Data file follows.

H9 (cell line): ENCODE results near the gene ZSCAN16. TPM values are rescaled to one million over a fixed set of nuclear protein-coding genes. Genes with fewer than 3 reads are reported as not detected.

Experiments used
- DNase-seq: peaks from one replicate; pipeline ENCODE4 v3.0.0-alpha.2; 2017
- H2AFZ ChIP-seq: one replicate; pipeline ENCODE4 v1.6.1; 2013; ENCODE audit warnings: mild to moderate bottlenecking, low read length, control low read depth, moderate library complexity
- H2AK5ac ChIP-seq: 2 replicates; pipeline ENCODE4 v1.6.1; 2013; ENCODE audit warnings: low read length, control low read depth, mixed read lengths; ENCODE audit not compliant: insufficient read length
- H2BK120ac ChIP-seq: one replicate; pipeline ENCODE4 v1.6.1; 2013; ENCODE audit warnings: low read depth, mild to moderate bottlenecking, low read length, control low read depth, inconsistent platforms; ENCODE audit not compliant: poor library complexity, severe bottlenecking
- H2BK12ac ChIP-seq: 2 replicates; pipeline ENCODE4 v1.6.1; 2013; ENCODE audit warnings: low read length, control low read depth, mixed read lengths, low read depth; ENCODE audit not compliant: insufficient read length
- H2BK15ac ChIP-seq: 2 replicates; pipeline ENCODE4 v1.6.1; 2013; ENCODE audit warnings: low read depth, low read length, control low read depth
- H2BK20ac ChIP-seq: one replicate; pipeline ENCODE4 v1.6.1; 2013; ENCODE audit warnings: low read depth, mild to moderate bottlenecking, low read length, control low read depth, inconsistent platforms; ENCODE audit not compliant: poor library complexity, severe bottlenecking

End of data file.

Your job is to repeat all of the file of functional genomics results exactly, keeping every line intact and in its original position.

H9 (cell line): ENCODE results near the gene ZSCAN16. TPM values are rescaled to one million over a fixed set of nuclear protein-coding genes. Genes with fewer than 3 reads are reported as not detected.

Experiments used
- DNase-seq: peaks from one replicate; pipeline ENCODE4 v3.0.0-alpha.2; 2017
- H2AFZ ChIP-seq: one replicate; pipeline ENCODE4 v1.6.1; 2013; ENCODE audit warnings: mild to moderate bottlenecking, low read length, control low read depth, moderate library complexity
- H2AK5ac ChIP-seq: 2 replicates; pipeline ENCODE4 v1.6.1; 2013; ENCODE audit warnings: low read length, control low read depth, mixed read lengths; ENCODE audit not compliant: insufficient read length
- H2BK120ac ChIP-seq: one replicate; pipeline ENCODE4 v1.6.1; 2013; ENCODE audit warnings: low read depth, mild to moderate bottlenecking, low read length, control low read depth, inconsistent platforms; ENCODE audit not compliant: poor library complexity, severe bottlenecking
- H2BK12ac ChIP-seq: 2 replicates; pipeline ENCODE4 v1.6.1; 2013; ENCODE audit warnings: low read length, control low read depth, mixed read lengths, low read depth; ENCODE audit not compliant: insufficient read length
- H2BK15ac ChIP-seq: 2 replicates; pipeline ENCODE4 v1.6.1; 2013; ENCODE audit warnings: low read depth, low read length, control low read depth
- H2BK20ac ChIP-seq: one replicate; pipeline ENCODE4 v1.6.1; 2013; ENCODE audit warnings: low read depth, mild to moderate bottlenecking, low read length, control low read depth, inconsistent platforms; ENCODE audit not compliant: poor library complexity, severe bottlenecking